Jury Awards in Injury Cases Aren't `Excessive'

The editorial "GOP vs. Lawyers," Oct. 16, is essentially reasonable, but it makes, in passing, the kind of observation that people make routinely and no one ever challenges: "Many jury awards for `pain and suffering' seem excessive."

I have been practicing personal-injury law for 25 years, and I can assure you most solemnly that the overwhelming majority of personal-injury verdicts are reasonable and conservative. The excessive verdict is the rare exception. And even then, they are invariably reduced by the trial judge or on appeal.

For every case that makes the newspaper, there are thousands of well-reasoned decisions which do not. A recent Cornell University study regarding federal jury verdicts found that jury awards actually averaged half of those of judge-only cases. The study also found that in product-defect cases where the judge was the trier of the facts and there was no jury, those cases resulted in plaintiff awards 48 percent of the time; while those cases decided by juries found for the plaintiff only 20 percent of the t ime.

The American judicial system is in a state of crisis because of the jam caused by drug-related cases. At least 80 percent of the case volume in every state in the country is taken up by drug-related cases. The volume of civil litigation involving personal injury has gone down in relation to population in the last 10 years. The notion that American civil juries are out of control is a fantasy spread by a campaign paid for by the $3 trillion insurance industry. Unfortunately, it is accepted by nearly all A merican juries. The result is anything but excessive awards; quite the contrary. Elia Michael Larocca, Fresno, Calif.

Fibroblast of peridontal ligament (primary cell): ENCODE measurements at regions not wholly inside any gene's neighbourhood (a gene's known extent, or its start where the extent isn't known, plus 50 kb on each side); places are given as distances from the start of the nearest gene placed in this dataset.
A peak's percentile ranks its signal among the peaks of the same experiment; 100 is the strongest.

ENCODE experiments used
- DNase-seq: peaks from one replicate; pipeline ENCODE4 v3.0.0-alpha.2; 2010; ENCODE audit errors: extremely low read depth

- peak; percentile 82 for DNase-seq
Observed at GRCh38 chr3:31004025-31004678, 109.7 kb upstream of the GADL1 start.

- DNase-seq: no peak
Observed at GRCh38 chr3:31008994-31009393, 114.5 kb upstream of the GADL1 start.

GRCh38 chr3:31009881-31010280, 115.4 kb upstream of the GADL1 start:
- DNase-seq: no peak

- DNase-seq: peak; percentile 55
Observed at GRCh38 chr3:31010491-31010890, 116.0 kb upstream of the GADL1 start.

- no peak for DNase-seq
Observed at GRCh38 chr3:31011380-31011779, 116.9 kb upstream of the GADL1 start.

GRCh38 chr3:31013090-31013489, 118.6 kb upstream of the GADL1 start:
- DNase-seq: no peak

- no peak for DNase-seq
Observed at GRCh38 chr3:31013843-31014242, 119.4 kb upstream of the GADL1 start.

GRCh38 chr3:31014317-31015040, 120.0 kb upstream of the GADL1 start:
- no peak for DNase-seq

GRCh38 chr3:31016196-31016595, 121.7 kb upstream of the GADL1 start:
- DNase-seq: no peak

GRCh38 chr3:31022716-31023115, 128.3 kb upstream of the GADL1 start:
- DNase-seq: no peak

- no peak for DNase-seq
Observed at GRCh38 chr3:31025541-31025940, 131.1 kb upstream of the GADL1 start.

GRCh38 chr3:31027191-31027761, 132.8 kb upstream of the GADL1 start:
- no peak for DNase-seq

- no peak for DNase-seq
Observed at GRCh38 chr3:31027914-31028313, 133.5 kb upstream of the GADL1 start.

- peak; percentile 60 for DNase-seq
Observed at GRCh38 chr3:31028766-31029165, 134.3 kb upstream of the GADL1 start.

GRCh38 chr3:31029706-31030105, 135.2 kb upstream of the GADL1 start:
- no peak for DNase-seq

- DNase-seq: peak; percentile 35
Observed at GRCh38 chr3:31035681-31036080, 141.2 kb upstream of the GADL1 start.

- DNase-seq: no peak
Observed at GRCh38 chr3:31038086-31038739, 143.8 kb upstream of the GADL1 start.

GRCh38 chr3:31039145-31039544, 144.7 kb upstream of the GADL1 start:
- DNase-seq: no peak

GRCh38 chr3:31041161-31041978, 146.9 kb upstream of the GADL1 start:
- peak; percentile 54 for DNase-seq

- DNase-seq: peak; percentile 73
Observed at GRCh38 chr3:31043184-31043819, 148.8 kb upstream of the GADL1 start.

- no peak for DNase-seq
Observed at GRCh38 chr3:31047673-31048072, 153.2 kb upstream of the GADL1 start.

Letters are welcome. Only a selection can be published, subject to condensation, and none acknowledged. Please address them to "Readers Write," One Norway St., Boston, MA 02115.

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